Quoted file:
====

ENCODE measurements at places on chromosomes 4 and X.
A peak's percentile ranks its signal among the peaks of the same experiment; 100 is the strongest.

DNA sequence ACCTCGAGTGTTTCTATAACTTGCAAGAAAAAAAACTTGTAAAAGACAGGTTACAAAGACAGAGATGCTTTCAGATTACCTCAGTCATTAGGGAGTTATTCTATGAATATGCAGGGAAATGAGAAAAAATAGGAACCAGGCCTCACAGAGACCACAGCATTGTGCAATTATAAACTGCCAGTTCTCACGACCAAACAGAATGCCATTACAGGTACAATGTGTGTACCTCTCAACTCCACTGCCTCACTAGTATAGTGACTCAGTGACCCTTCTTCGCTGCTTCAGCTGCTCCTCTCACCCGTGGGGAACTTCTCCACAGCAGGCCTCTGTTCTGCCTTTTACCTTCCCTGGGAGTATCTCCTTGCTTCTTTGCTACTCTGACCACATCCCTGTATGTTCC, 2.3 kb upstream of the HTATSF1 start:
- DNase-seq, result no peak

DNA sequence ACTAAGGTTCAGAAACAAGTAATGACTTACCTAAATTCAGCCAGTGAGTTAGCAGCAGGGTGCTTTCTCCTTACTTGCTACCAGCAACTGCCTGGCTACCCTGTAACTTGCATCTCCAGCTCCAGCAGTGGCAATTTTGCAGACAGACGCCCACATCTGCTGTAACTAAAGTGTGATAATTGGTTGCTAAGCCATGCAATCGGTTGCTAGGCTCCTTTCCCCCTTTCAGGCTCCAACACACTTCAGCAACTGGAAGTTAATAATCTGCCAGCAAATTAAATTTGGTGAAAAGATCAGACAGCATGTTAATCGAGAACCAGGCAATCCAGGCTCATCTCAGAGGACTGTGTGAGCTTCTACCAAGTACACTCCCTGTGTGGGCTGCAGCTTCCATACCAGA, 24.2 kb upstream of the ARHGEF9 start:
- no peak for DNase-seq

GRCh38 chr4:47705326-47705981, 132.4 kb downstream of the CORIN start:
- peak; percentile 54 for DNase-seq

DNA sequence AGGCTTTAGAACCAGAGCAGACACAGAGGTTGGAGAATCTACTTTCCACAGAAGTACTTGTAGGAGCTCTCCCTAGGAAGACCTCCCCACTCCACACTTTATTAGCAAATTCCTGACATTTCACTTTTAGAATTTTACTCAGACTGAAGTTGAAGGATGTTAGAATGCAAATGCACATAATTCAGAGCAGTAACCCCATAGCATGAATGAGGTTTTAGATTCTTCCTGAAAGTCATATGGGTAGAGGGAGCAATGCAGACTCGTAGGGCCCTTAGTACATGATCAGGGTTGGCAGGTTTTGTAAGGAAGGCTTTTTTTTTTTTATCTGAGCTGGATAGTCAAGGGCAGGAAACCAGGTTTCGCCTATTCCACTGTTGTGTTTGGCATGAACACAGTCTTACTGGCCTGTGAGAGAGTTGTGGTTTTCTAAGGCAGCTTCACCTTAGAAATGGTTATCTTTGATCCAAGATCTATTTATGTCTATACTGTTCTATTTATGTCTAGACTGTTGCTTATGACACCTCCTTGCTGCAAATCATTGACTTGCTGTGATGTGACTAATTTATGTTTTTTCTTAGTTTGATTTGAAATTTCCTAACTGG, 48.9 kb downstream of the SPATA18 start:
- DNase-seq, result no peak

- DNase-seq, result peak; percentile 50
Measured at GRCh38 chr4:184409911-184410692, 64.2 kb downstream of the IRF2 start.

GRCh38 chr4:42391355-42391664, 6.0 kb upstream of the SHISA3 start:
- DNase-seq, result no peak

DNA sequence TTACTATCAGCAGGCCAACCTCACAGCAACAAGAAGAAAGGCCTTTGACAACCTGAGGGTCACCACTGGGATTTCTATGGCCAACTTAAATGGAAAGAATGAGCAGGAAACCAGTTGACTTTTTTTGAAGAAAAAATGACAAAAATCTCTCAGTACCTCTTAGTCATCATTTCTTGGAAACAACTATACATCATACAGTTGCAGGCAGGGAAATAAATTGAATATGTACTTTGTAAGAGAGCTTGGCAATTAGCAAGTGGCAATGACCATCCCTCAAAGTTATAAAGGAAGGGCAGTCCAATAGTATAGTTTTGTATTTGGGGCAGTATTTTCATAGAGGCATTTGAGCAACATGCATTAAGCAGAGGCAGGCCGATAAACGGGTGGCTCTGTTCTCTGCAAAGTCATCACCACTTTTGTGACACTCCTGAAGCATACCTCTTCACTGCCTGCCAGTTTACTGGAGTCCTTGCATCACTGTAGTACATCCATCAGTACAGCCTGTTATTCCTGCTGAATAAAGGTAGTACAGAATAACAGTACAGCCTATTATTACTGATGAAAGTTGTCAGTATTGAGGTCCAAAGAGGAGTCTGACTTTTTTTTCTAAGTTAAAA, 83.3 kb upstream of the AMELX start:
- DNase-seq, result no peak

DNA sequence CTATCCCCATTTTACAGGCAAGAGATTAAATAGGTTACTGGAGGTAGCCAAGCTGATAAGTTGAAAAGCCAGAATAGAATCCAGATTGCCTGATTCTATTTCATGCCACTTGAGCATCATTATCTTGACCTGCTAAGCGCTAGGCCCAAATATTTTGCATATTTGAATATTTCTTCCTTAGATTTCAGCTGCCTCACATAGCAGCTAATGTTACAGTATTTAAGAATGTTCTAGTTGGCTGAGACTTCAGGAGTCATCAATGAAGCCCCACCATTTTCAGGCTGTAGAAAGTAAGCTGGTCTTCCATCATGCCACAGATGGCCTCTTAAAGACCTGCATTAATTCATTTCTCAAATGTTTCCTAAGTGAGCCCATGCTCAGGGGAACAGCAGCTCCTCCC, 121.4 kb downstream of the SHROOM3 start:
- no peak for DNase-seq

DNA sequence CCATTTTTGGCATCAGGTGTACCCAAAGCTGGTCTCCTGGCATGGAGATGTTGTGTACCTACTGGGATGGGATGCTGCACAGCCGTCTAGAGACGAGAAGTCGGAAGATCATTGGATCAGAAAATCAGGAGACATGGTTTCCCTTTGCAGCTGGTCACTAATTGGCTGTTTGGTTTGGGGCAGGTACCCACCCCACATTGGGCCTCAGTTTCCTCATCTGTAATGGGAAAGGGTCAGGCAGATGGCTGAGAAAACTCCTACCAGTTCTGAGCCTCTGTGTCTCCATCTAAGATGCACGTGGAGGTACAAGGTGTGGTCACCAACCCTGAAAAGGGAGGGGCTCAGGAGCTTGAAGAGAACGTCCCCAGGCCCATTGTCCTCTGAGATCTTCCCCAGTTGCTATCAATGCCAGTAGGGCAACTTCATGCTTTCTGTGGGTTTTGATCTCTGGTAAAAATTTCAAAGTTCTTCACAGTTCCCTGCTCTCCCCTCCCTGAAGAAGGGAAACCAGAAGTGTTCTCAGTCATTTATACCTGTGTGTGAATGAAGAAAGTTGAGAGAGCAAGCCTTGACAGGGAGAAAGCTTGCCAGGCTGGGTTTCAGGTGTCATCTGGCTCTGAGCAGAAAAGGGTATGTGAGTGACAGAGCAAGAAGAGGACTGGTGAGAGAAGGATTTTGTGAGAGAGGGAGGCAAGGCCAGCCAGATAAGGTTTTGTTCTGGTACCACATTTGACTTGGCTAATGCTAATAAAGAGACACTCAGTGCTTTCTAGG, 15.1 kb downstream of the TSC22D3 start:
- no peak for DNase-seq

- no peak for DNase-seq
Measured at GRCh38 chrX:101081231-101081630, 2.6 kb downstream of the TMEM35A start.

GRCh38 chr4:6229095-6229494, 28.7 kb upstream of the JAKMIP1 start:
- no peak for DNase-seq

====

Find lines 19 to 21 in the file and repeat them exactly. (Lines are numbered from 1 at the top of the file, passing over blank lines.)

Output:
DNA sequence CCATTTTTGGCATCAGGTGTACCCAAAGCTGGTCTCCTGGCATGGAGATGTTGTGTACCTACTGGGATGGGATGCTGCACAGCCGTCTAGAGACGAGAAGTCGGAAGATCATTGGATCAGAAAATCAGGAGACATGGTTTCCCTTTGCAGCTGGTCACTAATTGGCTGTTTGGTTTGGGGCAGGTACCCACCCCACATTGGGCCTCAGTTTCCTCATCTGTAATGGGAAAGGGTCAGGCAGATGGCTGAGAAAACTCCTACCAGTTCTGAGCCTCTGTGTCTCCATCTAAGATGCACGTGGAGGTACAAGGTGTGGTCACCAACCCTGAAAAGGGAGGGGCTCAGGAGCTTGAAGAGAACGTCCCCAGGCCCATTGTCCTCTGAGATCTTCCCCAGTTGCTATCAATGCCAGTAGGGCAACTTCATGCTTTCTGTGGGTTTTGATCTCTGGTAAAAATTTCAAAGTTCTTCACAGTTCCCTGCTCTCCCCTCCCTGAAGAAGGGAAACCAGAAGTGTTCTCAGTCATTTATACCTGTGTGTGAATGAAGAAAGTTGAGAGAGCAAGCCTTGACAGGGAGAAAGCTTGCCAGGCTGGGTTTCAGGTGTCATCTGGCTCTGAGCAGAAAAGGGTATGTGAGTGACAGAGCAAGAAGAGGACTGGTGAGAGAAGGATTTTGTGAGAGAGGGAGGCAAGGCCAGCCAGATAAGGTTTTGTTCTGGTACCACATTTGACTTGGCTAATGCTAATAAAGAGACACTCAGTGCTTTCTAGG, 15.1 kb downstream of the TSC22D3 start:
- no peak for DNase-seq

- no peak for DNase-seq